Crushed Page 6

“You’d be surprised. It’s not always about looks.”

I give him an oh, come on look over my shoulder before I start to head in the direction of the clubhouse.

It’s always about looks. Only gorgeous people say that it isn’t.

There’s a comfy chair by the fireplace that has my name all over it. Nobody even notices that corner of the clubhouse during the summer, when it’s all about the pool and the patio. It’s is the perfect place to hide from the world.

And by world, I mean my sister, mother, and father, who like to coax me into things like family rounds of golf when Kristin and I are home for the summer.

“You’re not even going to try?” Beefcake’s voice stops me before I can retreat to my reading cave.

I stamp down a surge of irritation and turn to face him. “Try what?”

“To get the guy.”

“Listen, Beefcake,” I say, with an exaggerated sigh. “I appreciate you trying to help the little fat girl, but quit messing with me, okay? You’ve assessed the situation for about sixteen seconds. I’ve been assessing it for sixteen years. And guys like that do not fall for girls like this.” I gesture down at myself.

“It’s not about looks,” he repeats.

“Okay, don’t start that delusion again.”

“It’s about confidence.” He comes to stand in front of me. “You act like you’ve got tons of it with the smart-ass routine, but inside you’re terrified.”

I feel a little tingle of nervousness rush down my spine.

“I’m fine with how I am,” I snap.

“I’m sure you are. But you’re what, twenty?”


He shifts the bag. “Don’t take this the wrong way, but you’re too young not to be fit.”

Hurt rolls over me. I know I’m not thin, but it stings, and I start to give him a piece of my mind.

But before I can lay into him, a big hand closes over my mouth, our eyes locking as he physically stifles my retort. “Note, I didn’t say thin or skinny. I said fit. Healthy. It’s not what’s on the scale; it’s about what’s up here. It’s about getting in control of your life.”

He sets his index finger to my temple briefly before letting his arm drop, and I feel oddly out of breath, although I don’t know if it’s because I’m outraged at him for so brazenly crossing the lines of appropriateness or because it’s been a long, long time since someone’s touched me.

It annoys me that I’m not immune to his calculated man-whore routine.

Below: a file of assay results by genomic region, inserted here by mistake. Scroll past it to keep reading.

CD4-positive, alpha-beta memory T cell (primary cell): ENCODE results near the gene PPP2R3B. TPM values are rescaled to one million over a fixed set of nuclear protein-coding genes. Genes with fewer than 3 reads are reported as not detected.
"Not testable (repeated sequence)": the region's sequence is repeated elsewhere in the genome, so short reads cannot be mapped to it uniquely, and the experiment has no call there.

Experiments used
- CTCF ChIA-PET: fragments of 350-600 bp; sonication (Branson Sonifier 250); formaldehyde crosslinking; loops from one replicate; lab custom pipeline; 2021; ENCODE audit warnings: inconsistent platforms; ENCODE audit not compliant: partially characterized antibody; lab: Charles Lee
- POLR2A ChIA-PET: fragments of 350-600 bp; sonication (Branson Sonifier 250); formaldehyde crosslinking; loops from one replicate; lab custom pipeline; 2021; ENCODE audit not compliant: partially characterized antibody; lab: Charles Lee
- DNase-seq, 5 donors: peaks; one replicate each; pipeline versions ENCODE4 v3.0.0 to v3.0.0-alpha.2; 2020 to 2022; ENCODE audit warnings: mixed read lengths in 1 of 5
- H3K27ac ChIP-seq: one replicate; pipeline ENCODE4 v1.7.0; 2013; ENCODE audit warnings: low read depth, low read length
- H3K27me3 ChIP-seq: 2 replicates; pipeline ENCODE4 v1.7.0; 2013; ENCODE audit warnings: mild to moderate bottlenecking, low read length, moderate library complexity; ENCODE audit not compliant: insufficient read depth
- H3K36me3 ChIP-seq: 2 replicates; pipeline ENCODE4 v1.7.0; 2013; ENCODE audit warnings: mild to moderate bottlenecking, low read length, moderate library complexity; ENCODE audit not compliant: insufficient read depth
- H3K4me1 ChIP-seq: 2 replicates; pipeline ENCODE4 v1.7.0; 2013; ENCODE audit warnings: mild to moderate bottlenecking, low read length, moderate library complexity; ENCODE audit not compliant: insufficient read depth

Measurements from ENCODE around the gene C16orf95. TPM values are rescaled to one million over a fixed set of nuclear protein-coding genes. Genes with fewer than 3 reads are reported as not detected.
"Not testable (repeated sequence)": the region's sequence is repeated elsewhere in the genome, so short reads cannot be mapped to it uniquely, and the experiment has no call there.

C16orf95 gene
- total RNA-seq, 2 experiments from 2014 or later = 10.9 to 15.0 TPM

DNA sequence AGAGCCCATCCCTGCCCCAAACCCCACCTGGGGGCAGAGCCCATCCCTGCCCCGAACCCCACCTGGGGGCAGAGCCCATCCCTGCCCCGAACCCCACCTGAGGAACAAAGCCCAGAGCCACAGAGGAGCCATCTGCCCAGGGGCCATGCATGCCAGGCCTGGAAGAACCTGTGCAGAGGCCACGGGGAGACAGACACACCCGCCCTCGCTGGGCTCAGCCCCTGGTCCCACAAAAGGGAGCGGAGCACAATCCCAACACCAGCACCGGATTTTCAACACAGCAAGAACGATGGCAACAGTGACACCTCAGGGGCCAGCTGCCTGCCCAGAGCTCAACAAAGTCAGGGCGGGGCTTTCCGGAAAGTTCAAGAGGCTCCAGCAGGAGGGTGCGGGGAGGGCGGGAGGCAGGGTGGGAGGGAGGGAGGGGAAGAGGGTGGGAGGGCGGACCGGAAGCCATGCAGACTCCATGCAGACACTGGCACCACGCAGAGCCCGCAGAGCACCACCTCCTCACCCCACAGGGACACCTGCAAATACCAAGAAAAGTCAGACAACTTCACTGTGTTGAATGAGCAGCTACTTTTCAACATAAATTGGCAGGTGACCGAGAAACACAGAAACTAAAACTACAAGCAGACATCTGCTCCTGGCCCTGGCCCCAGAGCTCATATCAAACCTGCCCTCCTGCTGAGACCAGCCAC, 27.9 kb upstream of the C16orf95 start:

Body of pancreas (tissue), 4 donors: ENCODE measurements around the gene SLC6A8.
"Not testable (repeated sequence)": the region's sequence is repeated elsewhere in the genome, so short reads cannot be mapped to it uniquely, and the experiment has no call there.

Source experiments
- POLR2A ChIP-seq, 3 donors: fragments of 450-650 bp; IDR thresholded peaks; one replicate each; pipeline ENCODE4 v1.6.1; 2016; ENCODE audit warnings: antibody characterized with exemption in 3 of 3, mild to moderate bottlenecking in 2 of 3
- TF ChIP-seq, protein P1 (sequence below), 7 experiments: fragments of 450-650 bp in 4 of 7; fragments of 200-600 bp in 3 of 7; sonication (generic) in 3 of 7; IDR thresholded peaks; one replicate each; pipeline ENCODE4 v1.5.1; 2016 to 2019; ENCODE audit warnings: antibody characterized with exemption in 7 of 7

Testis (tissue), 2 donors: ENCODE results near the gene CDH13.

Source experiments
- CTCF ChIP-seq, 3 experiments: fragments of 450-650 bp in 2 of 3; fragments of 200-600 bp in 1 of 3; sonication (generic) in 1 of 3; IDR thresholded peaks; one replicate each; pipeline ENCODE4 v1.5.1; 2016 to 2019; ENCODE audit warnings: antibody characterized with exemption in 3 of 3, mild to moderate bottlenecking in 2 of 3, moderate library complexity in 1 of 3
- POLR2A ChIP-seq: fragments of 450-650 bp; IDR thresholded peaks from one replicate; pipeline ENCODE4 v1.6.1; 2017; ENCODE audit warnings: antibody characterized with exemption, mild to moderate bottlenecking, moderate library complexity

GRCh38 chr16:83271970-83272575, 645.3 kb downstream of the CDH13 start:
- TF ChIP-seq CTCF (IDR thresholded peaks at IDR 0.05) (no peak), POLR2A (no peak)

But what bugs me even more is that he knows. He knows what I’ve never told anyone.

That I don’t feel in control of my own life.

“Back off, Yoda,” I say.

He shrugs and turns away, and then damn me and my always-yapping mouth, because the words are out of my mouth before I can stop them:

“Hypothetically, if I wanted your advice …”

He turns back, and he’s unsmiling but I don’t miss the little surge of victory in his eyes.


I’ll let him have his triumph if he can help me find this confidence he speaks of.

Most of the time, I like me just the way I am.

I’m proud of the fact that I’m smart and funny and stand up for what I believe in. But I wouldn’t mind finding an outlet for stress and heartache other than chocolate. Just for those emergency situations, ya know? Those moments you realize that the rest of the world doesn’t prize the good qualities the way your heart tells you they’re supposed to?

“What are you doing weekdays at seven?” he asks.

“Um, usually dinner with the family?”

Beefcake’s eyes roll to the sky. “Seven A.M.”

“Ohhh. Well, in that case I’m generally at spinning class, unless Pilates has run late,” I deadpan.

He stares at me in silence until I relent. “Okay, fine, I’m sleeping.”

“Not anymore you’re not. Tomorrow we meet at the fitness center here.”

I stare at him, and he stares back, and then damn it, he breaks out into a smile, a real smile, then a laugh.

“God, you should see the look of disgust on your face right now,” he says.

“Trust me, it comes straight from the heart,” I mutter.

“Give me one week, Chloe. It’s a prime spot on the personal trainer’s schedule, but I’ll keep it open for you.”


His smile slips, then fades altogether.

He never does answer me, but by the time I finally get around to curling up with my book ten minutes later, one thing is very clear to me: Michael St. Claire might be helping me, but his motives are off.

He’s doing it for him.

I just don’t know why.

Chapter 3


Back in New York, there are people that seriously hate my fucking guts.

I have no doubt they’re talking some serious shit behind my back.

But who needs them?

Because I have Chloe Bellamy telling me to my face that I’m no good.

“You know what this is?” she says between pants. “It’s athletic elitism. You naturally sporty types dangle this carrot of health in front of the rest of us, and we figure if we want to live past thirty-two we’d better play along, but it’s all a trick.” Pant pant. “You really want to watch us flounder while pushing us to sprint.”

I glance down at the controls of the treadmill: 4.2 mph. Four minutes have gone by. “Chloe, this is the warm-up.”

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